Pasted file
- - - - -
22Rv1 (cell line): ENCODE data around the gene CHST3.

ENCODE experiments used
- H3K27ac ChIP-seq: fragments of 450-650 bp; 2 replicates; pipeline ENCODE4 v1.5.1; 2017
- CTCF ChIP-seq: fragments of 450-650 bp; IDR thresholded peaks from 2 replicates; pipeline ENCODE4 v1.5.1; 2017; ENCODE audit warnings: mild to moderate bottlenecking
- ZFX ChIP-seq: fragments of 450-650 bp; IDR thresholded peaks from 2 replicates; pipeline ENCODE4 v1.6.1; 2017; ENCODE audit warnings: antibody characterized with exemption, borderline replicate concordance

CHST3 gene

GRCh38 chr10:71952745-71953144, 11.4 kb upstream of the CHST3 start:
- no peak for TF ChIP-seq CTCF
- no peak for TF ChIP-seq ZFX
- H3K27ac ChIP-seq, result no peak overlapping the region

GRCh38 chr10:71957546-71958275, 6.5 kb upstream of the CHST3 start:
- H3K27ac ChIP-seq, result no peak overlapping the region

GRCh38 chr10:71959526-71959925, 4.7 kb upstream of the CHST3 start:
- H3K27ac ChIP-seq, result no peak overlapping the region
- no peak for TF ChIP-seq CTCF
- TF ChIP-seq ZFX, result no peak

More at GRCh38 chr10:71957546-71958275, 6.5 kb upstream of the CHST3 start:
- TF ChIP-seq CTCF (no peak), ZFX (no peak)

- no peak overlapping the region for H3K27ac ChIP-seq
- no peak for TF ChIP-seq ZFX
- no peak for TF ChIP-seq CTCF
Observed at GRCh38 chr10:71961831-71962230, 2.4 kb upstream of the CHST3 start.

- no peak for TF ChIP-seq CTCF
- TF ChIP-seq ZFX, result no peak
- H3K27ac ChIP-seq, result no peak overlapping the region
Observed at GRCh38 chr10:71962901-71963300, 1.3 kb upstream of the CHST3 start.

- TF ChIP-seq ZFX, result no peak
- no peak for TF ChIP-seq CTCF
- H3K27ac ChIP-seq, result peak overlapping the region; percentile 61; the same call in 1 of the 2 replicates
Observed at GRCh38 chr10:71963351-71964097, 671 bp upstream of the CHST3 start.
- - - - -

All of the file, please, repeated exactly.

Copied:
22Rv1 (cell line): ENCODE data around the gene CHST3.

ENCODE experiments used
- H3K27ac ChIP-seq: fragments of 450-650 bp; 2 replicates; pipeline ENCODE4 v1.5.1; 2017
- CTCF ChIP-seq: fragments of 450-650 bp; IDR thresholded peaks from 2 replicates; pipeline ENCODE4 v1.5.1; 2017; ENCODE audit warnings: mild to moderate bottlenecking
- ZFX ChIP-seq: fragments of 450-650 bp; IDR thresholded peaks from 2 replicates; pipeline ENCODE4 v1.6.1; 2017; ENCODE audit warnings: antibody characterized with exemption, borderline replicate concordance

CHST3 gene

GRCh38 chr10:71952745-71953144, 11.4 kb upstream of the CHST3 start:
- no peak for TF ChIP-seq CTCF
- no peak for TF ChIP-seq ZFX
- H3K27ac ChIP-seq, result no peak overlapping the region

GRCh38 chr10:71957546-71958275, 6.5 kb upstream of the CHST3 start:
- H3K27ac ChIP-seq, result no peak overlapping the region

GRCh38 chr10:71959526-71959925, 4.7 kb upstream of the CHST3 start:
- H3K27ac ChIP-seq, result no peak overlapping the region
- no peak for TF ChIP-seq CTCF
- TF ChIP-seq ZFX, result no peak

More at GRCh38 chr10:71957546-71958275, 6.5 kb upstream of the CHST3 start:
- TF ChIP-seq CTCF (no peak), ZFX (no peak)

- no peak overlapping the region for H3K27ac ChIP-seq
- no peak for TF ChIP-seq ZFX
- no peak for TF ChIP-seq CTCF
Observed at GRCh38 chr10:71961831-71962230, 2.4 kb upstream of the CHST3 start.

- no peak for TF ChIP-seq CTCF
- TF ChIP-seq ZFX, result no peak
- H3K27ac ChIP-seq, result no peak overlapping the region
Observed at GRCh38 chr10:71962901-71963300, 1.3 kb upstream of the CHST3 start.

- TF ChIP-seq ZFX, result no peak
- no peak for TF ChIP-seq CTCF
- H3K27ac ChIP-seq, result peak overlapping the region; percentile 61; the same call in 1 of the 2 replicates
Observed at GRCh38 chr10:71963351-71964097, 671 bp upstream of the CHST3 start.